Feinberg professors win awards to research autism, Crohn’s disease

Shane McKeon, Campus Editor

Two Feinberg professors each won competitive awards of $100,000 per year over three years to fund projects that fight autism spectrum disorder and Crohn’s disease.

Feinberg Profs. Jeffrey Savas and Arun Sharma each won a Hartwell Individual Biomedical Research Award, which funds early-stage biomedical research that has not received much funding elsewhere, according to a news release.

Sharma’s project focuses on new treatments for Crohn’s disease in children, while Savas’s project aims to fix damaged synapses that may be linked to autism spectrum disorder.  

“As a new father, being chosen for this award is particularly meaningful to me since the mission of The Hartwell Foundation is to fund projects with the potential to benefit children,” Savas said in the release. “Early career awards like The Hartwell are hugely important to junior faculty members like myself since they provide research support to obtain the preliminary data needed to secure sustained funding through the National Institutes of Health.”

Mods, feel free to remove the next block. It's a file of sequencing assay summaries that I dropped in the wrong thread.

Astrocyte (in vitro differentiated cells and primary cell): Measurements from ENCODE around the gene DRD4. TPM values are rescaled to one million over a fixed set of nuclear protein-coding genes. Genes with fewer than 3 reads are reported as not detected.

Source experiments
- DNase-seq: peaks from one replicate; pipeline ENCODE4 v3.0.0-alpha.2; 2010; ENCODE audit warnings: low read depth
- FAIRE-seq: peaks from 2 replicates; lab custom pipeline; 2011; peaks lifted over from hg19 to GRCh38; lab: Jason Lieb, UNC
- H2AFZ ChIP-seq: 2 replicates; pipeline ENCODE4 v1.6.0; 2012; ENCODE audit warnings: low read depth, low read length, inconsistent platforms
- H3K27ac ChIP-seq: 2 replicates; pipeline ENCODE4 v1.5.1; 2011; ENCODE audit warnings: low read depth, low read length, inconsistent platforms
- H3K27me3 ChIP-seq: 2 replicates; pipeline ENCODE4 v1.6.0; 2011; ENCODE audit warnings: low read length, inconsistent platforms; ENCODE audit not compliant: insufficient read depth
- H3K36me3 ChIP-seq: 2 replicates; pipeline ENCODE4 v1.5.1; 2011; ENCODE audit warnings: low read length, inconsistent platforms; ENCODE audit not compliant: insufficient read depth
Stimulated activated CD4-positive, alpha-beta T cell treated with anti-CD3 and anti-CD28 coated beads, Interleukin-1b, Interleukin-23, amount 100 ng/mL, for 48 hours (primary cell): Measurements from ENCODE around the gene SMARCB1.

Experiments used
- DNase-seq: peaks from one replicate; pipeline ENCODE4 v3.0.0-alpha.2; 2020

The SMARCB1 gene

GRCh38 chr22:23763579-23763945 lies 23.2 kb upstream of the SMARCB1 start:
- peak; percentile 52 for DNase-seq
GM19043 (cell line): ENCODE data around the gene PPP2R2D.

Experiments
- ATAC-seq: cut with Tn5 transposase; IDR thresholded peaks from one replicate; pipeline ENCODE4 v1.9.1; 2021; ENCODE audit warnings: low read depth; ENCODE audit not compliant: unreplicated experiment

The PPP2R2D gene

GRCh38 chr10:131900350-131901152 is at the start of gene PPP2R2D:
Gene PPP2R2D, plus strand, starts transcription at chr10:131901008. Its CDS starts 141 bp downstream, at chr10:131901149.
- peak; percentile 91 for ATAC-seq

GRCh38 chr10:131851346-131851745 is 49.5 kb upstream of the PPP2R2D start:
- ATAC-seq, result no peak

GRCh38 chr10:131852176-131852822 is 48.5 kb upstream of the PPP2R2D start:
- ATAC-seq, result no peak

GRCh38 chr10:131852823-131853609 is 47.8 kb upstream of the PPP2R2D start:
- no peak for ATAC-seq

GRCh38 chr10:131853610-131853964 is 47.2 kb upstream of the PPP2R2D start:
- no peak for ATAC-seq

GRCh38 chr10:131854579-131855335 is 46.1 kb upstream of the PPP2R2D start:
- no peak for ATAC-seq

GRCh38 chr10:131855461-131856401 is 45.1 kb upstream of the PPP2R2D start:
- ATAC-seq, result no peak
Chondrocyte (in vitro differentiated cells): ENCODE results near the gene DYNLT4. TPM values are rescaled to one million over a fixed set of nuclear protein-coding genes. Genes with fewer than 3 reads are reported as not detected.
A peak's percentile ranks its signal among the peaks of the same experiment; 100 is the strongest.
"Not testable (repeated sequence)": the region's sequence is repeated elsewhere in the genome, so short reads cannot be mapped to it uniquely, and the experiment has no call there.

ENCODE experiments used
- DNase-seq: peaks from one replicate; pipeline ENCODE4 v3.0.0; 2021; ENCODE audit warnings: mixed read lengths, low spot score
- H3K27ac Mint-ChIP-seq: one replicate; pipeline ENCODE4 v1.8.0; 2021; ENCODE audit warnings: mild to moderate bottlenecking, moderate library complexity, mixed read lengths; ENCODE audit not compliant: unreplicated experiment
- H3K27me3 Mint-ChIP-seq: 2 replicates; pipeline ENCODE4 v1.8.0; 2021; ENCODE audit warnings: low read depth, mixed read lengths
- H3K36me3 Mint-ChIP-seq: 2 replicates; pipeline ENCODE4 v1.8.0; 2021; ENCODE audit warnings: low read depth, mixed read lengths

Crohn’s disease, which is the focus of Sharma’s project, is particularly damaging to children, largely because most treatments are designed for the adult population. Sharma said the award will let him research ways to help children diagnosed with the disease.

“The important unmet need is for safe and effective treatments that specifically meet the needs of pediatric patients,” Sharma said. “I have recently developed anti-inflammatory molecules that improve wound healing in urinary bladders. I now aim to adapt these to develop effective new treatments for children with Crohn’s.”

In addition to each award received, the Hartwell Foundation will fund a postdoctoral candidate for biomedical research.

In the release, Fred Dombrose, president of the Hartwell Foundation, said the contest was “very competitive” this year.

“The proposal by Savas was indicative of strong representation in neurobiology this year,” Dombrose said. “The proposal by Sharma was also quite compelling, with exciting potential for benefitting children.”

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